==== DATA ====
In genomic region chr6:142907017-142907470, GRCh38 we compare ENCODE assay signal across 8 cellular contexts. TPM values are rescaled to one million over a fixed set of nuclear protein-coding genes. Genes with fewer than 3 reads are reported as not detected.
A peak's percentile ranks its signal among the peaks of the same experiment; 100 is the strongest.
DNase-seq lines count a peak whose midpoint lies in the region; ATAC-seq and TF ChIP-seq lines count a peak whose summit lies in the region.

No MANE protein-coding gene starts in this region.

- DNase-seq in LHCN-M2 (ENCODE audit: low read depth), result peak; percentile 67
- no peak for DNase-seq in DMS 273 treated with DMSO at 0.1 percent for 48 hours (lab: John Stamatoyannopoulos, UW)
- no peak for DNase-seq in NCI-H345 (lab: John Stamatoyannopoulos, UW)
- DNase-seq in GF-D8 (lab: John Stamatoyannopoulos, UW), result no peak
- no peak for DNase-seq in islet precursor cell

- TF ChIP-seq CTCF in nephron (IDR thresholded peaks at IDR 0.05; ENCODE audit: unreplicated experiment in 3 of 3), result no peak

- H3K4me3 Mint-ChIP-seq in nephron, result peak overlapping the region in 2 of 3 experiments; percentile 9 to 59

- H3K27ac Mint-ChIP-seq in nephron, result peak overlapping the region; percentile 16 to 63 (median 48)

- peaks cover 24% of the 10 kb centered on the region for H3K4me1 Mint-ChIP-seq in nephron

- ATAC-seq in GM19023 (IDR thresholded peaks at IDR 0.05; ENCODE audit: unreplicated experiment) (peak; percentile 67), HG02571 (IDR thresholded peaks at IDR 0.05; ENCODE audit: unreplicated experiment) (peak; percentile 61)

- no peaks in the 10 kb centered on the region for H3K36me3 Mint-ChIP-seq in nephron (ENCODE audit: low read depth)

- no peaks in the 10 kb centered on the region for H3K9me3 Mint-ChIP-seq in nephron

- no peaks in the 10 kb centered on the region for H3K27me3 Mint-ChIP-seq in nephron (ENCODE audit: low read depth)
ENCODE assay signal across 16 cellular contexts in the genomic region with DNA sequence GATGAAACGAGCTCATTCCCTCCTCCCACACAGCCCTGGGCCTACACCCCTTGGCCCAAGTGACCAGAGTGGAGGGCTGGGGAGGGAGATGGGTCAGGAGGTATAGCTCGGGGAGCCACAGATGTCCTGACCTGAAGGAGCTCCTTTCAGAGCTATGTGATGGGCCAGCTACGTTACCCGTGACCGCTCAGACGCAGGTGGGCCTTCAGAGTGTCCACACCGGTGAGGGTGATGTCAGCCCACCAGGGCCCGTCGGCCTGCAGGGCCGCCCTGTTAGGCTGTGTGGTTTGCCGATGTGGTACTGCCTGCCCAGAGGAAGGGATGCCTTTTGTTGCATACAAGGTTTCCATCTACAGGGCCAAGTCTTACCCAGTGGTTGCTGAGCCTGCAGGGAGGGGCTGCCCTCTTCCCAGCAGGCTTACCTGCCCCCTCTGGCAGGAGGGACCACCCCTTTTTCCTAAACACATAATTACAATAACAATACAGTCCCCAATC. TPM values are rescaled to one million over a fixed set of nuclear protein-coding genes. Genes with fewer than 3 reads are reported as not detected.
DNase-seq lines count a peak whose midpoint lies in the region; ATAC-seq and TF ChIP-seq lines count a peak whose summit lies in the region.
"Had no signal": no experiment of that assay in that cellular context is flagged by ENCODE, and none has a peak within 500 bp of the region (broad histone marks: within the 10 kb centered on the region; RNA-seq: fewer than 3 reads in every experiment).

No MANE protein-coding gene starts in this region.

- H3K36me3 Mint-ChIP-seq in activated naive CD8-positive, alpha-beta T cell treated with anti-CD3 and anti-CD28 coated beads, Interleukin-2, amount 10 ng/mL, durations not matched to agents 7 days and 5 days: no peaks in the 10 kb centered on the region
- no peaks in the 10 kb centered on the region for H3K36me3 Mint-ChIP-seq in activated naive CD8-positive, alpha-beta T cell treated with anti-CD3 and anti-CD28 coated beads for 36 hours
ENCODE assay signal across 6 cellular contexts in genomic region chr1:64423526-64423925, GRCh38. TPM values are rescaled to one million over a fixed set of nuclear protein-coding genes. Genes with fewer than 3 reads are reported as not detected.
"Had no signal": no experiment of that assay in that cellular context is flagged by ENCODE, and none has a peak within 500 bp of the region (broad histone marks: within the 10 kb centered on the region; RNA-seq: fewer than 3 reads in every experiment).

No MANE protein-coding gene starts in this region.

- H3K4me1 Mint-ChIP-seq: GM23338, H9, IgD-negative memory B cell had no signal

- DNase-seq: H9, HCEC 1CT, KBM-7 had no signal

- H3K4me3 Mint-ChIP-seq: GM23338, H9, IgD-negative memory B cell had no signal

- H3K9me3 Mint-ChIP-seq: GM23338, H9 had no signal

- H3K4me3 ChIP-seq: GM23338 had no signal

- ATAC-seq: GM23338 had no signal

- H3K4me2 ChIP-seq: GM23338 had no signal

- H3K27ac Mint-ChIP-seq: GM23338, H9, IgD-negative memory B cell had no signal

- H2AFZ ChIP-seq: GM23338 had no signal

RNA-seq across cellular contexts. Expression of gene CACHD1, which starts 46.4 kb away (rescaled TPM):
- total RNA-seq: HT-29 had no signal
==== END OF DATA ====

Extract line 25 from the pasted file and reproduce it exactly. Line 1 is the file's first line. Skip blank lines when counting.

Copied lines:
"Had no signal": no experiment of that assay in that cellular context is flagged by ENCODE, and none has a peak within 500 bp of the region (broad histone marks: within the 10 kb centered on the region; RNA-seq: fewer than 3 reads in every experiment).